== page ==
Broken Bikes, Bruised Bodies And Bottled Beer

To celebrate the end of the racing season Shergie decided that it would be a very good idea to gather a few people together for a weekend in north Wales with some bikes and some beer. I met up with him and Tom in Warwick, left my van there and piled into his. We paused briefly somewhere near Oswestry to purchase as much beer as we could fit into a shopping trolly, along with a loaf of bread, some porridge oats and some peanut butter.

Most of the journey there was spent discussing van conversions and how best to go about such a project and it was quite late by the time we arrived at the bunkhouse near Dolgellau. Stuart had beaten us there by quite some margin, possibly down to not having a speed limiter on his truck such as we had been having to contend with, but more likely by just being a lot more organised and setting off on time.

He had already started on the beers and it seemed awfully rude not to join him for a couple, so we did. The conversation then moved round to the Transcontinental. There may be a few of you who have not heard of it but in summary it is a race across Europe. The start of next year’s event will be somewhere in Belgium, with three checkpoints to pass through (the summit of Mt. Ventoux, another somewhere in the Italian Alps and one more in Slovenia) before the finish in Istanbul. It is a proper race too, none of the overnight stops or anything like that which you get on the Tour de France, the clock starts in Belgium and stops when you reach the end, over 2,400 miles later. Make your own route (verified by GPS trackers) and look after your own food and sleeping arrangements.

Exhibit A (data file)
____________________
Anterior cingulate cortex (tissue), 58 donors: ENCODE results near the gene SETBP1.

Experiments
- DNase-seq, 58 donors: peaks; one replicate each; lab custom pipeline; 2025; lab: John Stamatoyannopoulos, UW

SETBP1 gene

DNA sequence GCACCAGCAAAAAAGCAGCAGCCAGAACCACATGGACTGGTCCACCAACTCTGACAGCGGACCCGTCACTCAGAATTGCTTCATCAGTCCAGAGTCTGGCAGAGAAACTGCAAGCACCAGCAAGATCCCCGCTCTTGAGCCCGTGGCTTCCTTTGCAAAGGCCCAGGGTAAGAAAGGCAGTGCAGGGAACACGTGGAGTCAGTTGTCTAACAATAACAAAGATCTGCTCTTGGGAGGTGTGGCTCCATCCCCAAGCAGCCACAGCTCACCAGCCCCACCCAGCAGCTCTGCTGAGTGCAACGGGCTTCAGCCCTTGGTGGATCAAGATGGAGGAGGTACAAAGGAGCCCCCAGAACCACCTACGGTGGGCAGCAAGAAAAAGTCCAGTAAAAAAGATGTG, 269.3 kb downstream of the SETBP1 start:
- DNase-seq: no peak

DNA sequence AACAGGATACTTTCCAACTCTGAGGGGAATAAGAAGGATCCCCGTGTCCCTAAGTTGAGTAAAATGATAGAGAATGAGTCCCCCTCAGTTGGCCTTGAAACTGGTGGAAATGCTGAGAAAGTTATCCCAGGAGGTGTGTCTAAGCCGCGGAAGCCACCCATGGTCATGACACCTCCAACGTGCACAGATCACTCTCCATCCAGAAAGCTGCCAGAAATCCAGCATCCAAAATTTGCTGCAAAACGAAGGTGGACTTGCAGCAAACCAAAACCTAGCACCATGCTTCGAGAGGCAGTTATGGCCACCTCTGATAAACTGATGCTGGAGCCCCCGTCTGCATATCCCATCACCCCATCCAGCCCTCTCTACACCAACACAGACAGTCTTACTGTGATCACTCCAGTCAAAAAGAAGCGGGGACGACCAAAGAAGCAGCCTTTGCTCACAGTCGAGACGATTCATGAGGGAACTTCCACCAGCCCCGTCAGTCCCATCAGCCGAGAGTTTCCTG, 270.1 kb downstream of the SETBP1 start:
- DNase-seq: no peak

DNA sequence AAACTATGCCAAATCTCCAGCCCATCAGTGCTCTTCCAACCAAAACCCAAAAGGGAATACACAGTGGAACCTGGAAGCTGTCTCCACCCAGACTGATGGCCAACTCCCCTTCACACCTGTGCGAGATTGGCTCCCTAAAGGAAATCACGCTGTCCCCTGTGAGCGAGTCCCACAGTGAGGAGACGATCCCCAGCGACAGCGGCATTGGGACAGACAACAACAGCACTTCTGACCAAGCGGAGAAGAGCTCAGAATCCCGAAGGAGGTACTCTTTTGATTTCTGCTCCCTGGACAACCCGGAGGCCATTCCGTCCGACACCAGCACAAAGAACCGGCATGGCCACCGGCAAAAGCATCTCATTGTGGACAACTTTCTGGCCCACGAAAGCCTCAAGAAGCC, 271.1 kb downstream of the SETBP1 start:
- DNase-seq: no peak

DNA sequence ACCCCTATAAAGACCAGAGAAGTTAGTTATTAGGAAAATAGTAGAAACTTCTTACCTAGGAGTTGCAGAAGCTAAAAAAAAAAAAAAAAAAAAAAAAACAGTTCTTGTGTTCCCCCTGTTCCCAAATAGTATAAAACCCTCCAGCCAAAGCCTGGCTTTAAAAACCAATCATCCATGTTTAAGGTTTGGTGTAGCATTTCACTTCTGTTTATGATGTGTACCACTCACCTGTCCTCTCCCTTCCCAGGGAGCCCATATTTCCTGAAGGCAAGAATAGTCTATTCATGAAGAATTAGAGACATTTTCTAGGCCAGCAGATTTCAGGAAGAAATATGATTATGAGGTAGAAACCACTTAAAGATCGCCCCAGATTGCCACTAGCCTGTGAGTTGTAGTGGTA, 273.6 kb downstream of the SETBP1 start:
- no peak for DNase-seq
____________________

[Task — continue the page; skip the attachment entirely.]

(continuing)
It sounds like a lot of fun, but also quite daunting, and a logistical nightmare to plan. Riders have in the past had to be completely self-sufficient but next year there will be an option to race as a pair, albeit still with no outside assistance at all.

Anyway, the reason we were talking about it, other than the fact that it does sound a lot of fun, is that Stuart and Shergie have applied for a place in next year’s event. Just think about that for a minute. Shergie, the man who could get lost in his own kitchen, attempting to ride over 2,400 miles from one side of a continent to the other. I hope Stuart knows what he’s doing!

After a suitable amount of beer had been drunk we turned in for the night. I was awakened sometime later by some very load thrash metal coming from a speaker 3 inches from my ear, much to the amusement of everyone else. We had some porridge, piled the bikes into the truck and headed off to Coed-y-Brenin.

Rather surprisingly for this time of year in north Wales it wasn’t raining. Rob was already there when we arrived, getting his bike out of the car. Shergie decided that he would like to ride Stuart’s brand new Scott Genius. This was very brave of Stuart, the bike had only been to the shops and back to check that it was working, to all intents and purposes this would be it’s first ride. However, the front brake lever wasn’t quite to Shergie’s liking and so it was removed, the hose rerouted, and then the lever, which was connected to the shifter with a single M4 bolt (remember that detail) reattached.